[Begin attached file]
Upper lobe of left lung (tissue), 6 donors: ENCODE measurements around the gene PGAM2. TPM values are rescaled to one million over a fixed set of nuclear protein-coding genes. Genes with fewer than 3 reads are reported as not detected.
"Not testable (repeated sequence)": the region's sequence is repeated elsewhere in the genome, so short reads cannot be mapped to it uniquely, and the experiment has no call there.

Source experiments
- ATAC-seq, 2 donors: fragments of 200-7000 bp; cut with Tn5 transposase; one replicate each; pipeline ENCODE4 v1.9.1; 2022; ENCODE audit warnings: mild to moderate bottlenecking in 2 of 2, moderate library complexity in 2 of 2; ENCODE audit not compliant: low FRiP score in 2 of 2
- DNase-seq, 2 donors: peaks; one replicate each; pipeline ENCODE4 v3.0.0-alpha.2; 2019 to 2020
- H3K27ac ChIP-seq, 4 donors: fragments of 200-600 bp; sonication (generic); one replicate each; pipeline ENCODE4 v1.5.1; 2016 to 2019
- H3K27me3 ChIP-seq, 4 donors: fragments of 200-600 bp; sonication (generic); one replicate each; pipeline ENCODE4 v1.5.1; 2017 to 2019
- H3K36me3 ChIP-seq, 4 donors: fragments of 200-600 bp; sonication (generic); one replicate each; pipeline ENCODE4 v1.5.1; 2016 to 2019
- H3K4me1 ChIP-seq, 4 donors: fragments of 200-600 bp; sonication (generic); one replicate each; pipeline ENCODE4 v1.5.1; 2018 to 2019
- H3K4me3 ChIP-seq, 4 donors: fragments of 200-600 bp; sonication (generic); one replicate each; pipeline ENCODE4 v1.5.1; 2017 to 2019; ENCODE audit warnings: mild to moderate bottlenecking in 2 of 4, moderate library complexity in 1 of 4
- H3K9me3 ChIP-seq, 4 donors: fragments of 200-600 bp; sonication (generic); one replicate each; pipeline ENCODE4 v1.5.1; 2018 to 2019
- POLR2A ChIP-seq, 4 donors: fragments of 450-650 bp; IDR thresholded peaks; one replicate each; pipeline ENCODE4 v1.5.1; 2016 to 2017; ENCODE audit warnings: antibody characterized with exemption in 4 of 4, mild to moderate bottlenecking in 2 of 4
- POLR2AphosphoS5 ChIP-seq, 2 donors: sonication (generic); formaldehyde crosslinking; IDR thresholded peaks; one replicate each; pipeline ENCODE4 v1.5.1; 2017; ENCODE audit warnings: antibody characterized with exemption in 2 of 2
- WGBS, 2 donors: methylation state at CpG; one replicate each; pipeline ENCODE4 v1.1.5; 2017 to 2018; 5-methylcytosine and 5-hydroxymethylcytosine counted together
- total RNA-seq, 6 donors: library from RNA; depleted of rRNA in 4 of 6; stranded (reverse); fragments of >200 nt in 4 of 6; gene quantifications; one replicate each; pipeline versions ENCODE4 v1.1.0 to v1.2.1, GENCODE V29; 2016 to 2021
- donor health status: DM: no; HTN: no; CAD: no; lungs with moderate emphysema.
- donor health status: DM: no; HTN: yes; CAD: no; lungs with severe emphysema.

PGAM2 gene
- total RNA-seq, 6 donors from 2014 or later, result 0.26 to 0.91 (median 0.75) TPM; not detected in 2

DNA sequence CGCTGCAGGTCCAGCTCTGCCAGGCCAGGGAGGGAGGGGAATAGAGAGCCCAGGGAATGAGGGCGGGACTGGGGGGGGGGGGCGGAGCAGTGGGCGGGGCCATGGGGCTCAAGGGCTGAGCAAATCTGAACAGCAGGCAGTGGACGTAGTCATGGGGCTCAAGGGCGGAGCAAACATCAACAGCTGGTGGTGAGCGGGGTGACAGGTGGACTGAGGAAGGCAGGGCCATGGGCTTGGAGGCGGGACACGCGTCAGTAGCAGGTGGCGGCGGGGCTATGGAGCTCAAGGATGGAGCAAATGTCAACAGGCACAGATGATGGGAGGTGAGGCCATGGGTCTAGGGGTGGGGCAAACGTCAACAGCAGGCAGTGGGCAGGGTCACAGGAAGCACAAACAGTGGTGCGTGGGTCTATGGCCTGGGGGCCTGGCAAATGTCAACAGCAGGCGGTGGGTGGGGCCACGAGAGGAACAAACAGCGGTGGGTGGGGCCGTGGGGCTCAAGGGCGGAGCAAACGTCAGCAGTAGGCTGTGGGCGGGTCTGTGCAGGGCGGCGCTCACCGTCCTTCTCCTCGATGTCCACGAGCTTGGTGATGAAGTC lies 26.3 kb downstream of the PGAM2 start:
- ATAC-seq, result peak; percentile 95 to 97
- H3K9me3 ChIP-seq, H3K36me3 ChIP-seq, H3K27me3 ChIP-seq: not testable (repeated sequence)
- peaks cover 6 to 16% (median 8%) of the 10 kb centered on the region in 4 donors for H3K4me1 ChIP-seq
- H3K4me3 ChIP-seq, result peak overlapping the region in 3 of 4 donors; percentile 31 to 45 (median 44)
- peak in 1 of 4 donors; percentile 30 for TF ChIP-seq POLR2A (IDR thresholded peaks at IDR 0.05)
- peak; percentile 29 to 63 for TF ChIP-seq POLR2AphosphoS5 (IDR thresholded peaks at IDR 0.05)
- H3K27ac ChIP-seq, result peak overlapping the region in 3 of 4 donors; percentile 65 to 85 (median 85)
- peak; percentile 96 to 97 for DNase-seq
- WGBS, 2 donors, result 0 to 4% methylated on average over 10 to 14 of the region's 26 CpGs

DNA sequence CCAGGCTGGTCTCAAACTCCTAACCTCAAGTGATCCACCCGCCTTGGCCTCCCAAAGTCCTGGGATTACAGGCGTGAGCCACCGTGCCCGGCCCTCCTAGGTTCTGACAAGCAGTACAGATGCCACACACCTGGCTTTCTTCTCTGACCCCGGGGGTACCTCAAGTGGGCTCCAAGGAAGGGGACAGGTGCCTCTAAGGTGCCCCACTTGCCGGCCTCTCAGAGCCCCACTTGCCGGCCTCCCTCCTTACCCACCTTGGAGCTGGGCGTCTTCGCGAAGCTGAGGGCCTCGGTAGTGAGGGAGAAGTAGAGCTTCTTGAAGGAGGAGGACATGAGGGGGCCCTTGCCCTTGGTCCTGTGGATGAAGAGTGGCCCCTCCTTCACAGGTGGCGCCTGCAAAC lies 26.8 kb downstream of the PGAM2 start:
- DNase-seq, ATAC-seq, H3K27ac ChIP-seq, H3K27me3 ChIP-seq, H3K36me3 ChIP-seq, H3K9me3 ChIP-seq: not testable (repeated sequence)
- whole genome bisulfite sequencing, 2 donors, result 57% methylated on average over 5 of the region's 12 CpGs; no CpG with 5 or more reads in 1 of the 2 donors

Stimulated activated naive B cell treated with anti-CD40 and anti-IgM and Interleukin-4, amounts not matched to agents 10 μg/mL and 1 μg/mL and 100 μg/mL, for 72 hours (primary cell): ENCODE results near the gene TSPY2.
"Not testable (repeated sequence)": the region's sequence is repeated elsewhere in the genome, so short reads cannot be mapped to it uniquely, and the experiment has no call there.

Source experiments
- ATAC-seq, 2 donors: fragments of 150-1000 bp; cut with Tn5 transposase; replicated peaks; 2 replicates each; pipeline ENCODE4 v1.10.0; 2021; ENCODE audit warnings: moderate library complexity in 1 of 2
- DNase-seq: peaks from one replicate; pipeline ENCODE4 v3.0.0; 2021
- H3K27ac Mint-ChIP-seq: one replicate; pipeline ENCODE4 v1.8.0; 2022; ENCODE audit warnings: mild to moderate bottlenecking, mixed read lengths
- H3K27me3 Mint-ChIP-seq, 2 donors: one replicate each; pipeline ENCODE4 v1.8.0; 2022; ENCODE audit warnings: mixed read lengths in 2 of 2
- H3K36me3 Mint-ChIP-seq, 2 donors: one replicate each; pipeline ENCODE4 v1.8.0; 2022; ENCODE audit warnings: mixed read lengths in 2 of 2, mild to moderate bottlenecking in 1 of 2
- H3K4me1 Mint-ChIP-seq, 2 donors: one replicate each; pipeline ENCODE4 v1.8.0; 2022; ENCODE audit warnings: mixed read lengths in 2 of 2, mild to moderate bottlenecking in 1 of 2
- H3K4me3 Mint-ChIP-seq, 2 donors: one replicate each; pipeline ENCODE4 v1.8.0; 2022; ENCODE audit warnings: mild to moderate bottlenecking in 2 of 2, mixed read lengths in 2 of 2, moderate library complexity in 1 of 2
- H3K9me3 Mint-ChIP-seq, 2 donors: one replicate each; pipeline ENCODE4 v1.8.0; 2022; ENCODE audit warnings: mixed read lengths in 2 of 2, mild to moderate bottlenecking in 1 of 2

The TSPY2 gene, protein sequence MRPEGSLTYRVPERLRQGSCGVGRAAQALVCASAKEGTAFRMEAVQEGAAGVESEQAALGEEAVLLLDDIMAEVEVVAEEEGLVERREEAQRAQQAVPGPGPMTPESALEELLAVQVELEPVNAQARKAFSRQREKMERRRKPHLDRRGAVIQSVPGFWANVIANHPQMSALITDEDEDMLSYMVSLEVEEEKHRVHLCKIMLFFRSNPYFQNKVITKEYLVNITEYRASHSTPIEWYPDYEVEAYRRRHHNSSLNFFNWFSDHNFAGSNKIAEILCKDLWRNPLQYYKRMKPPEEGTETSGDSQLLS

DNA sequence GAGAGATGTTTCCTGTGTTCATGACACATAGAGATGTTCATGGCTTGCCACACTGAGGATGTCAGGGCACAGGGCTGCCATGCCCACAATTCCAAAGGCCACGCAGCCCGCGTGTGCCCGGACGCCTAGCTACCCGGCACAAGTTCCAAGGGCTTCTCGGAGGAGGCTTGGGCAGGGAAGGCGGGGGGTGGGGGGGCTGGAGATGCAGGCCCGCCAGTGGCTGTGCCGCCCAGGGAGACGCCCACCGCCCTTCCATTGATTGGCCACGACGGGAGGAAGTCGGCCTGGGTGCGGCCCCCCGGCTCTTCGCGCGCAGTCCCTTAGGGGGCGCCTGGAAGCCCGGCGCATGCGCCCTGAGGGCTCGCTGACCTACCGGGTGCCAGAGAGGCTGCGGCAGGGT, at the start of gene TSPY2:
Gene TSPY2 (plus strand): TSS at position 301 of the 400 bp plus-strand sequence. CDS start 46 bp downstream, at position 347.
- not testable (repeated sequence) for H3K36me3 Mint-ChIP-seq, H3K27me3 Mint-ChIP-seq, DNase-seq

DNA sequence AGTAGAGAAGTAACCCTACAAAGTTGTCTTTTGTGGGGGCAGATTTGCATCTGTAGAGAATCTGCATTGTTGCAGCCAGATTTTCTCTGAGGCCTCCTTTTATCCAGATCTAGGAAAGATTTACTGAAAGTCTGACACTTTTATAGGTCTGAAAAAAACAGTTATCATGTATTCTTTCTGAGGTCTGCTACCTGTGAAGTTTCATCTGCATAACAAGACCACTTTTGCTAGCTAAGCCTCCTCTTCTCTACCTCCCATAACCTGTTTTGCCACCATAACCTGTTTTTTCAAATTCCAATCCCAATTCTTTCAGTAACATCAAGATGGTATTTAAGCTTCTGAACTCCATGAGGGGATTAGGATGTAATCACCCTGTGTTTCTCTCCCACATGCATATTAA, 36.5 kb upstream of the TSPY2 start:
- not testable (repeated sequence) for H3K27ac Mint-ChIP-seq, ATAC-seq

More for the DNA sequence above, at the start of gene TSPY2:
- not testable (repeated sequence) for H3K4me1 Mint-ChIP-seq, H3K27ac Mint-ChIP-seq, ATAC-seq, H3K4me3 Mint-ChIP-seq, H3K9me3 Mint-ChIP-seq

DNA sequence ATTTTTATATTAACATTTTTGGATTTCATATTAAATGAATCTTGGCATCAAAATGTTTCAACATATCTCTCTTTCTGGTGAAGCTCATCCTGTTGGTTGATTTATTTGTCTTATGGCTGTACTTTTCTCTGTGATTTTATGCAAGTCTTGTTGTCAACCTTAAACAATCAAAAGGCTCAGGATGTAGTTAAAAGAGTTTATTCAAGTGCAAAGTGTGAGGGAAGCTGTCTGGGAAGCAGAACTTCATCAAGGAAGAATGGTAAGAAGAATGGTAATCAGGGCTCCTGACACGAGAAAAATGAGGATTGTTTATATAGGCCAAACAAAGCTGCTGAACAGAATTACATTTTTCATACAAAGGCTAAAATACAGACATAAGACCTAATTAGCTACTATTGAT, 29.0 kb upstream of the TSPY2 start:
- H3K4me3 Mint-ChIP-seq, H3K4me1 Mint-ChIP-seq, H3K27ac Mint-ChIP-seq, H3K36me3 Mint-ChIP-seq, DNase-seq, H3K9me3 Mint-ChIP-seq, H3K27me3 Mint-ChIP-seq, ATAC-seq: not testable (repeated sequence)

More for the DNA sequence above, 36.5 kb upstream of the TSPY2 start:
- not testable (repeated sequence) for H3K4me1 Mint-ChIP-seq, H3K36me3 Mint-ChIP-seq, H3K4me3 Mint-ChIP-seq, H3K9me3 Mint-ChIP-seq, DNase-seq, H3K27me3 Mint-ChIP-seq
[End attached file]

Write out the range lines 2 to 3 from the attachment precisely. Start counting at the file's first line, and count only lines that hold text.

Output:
"Not testable (repeated sequence)": the region's sequence is repeated elsewhere in the genome, so short reads cannot be mapped to it uniquely, and the experiment has no call there.

Source experiments